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Dental Intraoral Scanner

Intraoral Scanners

Choosing the Best One for Your Practice

Digitize Your Practice with Intraoral Scanners

An intraoral scanner is a device that is used to capture a direct optical impression. The scanner projects a light source onto the area to be scanned. The images are captured by imaging sensors and are processed by scanning software, which then produces a 3D surface model.

The clinician captures an image of the tooth/teeth preparation. The impression is captured using an intraoral scanner that is inserted into the patient’s mouth and moved over the surface area of the tooth or teeth. There will be a chairside monitor to display the image as it is captured.

It takes approximately a minute and a half to capture a digital impression of prepared teeth. An impression of the teeth in the opposite arch takes just 45 seconds.

As the clinician reviews the real-time image, he or she can enlarge and manipulate it for enhanced detail.

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Frequently Asked Questions

Looking to learn more about intraoral scanners? Read through our frequently asked questions
to better understand how intraoral scanners can help your practice!

The advantages of upgrading to a digital workflow outweigh the disadvantages.
Some of the advantages digital impressions can bring to your office and patients include:

  • Less patient discomfort. Traditional impressions cause discomfort for patients because of the materials and impression trays that are used, often causing a gag reflex. Digital impressions reduce discomfort by eliminating the need for materials and impression trays.
  • Time efficiency. No more pouring stone casts and obtaining physical plaster models. Just email the patient’s 3D virtual model to the lab without the need to deliver anything via mail. Talk about saving time and money throughout the year!

Are you doing same-day restorations at your practice? With digital impressions, the images are directly imported to your design software (computer-assisted design), and after the design is complete, it is transferred to the manufacturing software (computer-assisted manufacturing) and put in the milling machine.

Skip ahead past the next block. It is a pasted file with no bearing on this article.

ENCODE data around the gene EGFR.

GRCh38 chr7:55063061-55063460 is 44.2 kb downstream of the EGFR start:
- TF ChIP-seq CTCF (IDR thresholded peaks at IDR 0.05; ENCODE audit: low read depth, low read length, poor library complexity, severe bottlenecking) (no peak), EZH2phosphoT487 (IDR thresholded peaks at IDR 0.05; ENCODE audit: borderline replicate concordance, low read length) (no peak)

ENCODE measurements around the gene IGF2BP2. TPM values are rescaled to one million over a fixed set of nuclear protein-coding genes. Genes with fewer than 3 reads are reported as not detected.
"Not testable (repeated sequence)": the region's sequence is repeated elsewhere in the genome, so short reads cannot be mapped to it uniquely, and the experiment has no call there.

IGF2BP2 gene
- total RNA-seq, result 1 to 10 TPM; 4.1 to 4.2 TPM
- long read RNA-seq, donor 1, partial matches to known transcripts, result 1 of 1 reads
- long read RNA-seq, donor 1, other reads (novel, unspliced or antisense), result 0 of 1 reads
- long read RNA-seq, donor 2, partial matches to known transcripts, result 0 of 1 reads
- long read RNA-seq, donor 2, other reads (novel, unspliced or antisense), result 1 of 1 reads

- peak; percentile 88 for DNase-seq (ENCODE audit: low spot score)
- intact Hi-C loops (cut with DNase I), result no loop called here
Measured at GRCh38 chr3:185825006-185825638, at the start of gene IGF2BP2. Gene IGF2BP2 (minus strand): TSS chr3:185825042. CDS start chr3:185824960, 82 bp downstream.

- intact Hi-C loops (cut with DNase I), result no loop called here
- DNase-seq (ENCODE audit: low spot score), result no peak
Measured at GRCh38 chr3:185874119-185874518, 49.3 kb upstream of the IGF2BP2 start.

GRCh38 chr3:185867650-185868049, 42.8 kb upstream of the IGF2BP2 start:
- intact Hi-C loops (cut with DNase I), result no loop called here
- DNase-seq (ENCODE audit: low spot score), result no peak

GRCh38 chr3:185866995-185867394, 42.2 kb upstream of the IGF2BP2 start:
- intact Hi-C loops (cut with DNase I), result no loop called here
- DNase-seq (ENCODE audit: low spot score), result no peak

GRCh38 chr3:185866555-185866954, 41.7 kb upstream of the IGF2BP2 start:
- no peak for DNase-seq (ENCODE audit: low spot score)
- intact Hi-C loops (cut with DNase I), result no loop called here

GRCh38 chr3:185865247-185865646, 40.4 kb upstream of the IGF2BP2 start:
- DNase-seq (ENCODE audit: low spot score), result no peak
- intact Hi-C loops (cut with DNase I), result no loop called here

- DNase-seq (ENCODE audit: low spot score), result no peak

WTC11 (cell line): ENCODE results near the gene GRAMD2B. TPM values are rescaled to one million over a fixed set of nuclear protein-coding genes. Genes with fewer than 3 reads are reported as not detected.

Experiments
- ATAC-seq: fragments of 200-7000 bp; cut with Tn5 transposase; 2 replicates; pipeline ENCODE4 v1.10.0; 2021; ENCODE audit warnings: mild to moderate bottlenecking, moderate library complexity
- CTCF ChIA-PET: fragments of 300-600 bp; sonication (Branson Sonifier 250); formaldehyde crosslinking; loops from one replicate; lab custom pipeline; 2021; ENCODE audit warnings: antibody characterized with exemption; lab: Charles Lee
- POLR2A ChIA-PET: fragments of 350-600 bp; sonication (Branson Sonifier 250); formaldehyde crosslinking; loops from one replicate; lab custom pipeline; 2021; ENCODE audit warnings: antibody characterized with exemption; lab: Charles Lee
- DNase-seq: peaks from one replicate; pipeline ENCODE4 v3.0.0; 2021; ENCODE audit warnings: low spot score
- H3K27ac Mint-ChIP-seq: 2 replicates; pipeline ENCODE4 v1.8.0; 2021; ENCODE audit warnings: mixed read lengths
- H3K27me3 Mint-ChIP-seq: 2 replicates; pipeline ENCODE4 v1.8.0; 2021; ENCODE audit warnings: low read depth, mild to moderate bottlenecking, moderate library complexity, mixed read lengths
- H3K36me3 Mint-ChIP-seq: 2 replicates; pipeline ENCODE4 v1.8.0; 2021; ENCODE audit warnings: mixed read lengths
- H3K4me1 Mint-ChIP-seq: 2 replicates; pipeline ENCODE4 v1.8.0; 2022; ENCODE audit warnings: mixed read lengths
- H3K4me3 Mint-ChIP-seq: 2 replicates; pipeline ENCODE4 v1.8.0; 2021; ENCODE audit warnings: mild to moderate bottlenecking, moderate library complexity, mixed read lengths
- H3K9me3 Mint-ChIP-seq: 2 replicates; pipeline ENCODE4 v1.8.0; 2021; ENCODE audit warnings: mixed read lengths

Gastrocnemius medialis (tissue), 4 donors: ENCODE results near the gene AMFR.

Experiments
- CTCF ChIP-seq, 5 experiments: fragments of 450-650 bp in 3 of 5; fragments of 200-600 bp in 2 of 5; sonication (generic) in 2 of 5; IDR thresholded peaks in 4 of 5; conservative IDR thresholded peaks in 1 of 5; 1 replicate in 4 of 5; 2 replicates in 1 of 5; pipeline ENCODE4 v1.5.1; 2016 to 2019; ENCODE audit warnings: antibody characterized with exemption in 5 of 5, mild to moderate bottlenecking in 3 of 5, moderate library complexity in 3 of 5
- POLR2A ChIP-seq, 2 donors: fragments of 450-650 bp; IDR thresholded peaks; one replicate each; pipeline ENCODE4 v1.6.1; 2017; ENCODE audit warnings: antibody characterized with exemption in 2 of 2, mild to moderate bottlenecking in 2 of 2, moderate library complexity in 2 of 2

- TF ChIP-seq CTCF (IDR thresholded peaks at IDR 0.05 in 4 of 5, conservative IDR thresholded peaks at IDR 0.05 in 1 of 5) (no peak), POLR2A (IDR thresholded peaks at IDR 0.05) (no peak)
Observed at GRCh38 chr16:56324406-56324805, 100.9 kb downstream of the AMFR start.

• Simplified procedures for the clinician. In complex cases, if the clinician is not satisfied with the impression, they can delete and recapture the impression without having to repeat the entire procedure.
  • Cost savings $$. Eliminating conventional impression materials translates to direct savings and reduced consumables costs.
  • Better communication. The clinician and dental technician can access the quality of the impression in real-time. If the dental technician feels the impression is low quality, the clinician can take another impression without having to call the patient back for a second appointment.


  • Learning curve. Clinicians with a passion for technology and computers will find it very easy to adopt intraoral scanners in their practice. Clinicians with less experience and passions for technological innovations could find using the device and related software more complex.
  • Difficulty detecting deep margin lines of prepared teeth. It may be difficult for the light to correctly detect margins. Problems can also occur in the event of bleeding, as blood may obscure the prosthetic margins. Despite this, with the proper attention, speed and strategy for highlighting the preparation line and avoiding bleeding, it is possible for the clinician to detect a good digital impression even in difficult contexts.

Conventional impressions involve multiple materials and occasionally more steps. It is easy to introduce error throughout the steps involved, either from the human element or material defects.

Clinicians rely on visual evaluations to determine if the impressions are ready to ship to the lab. If mistakes are identified, the clinician will need to take another impression, which means the patient will need to undergo the procedure again, resulting in greater inconvenience and a longer appointment, as well as lost time, and an added cost for the clinician.

Digital impressions eliminate most of the labor and guesswork. They increase time savings, both during the impression appointment and delivery of the restorations. In most cases, digital impressions eliminate the need for a return visit since the restorations can be made in-office rather than being shipped to a lab.

With digital impression technology, additional scans can be layered onto the original virtual model for enhanced visual representation. The more scans that are added to the model, the more accurate the virtual model is.

Intraoral scanners can be applied in various fields of dentistry for diagnosis and for fabricating restorations in prostheses, surgery and orthodontics.

In prostheses, an intraoral scanner is used to take an impression for fabricating a wide range of prosthetic restorations: inlays/onlays, single crowns and fixed partial dentures.

In prosthodontics, an intraoral scanner can capture the 3D position of dental implants and fabricate implant-supported restorations. Implants, bridges and bars can be successfully fabricated from digital impressions.

In orthodontics, an intraoral scanner is very useful for diagnosis and treatment planning. Digital impressions can be used as the starting point for the realization of customized orthodontic devices. In the coming years, it is probable that all orthodontic appliances will be designed from an intraoral scan to meet the patient’s specific clinical needs.

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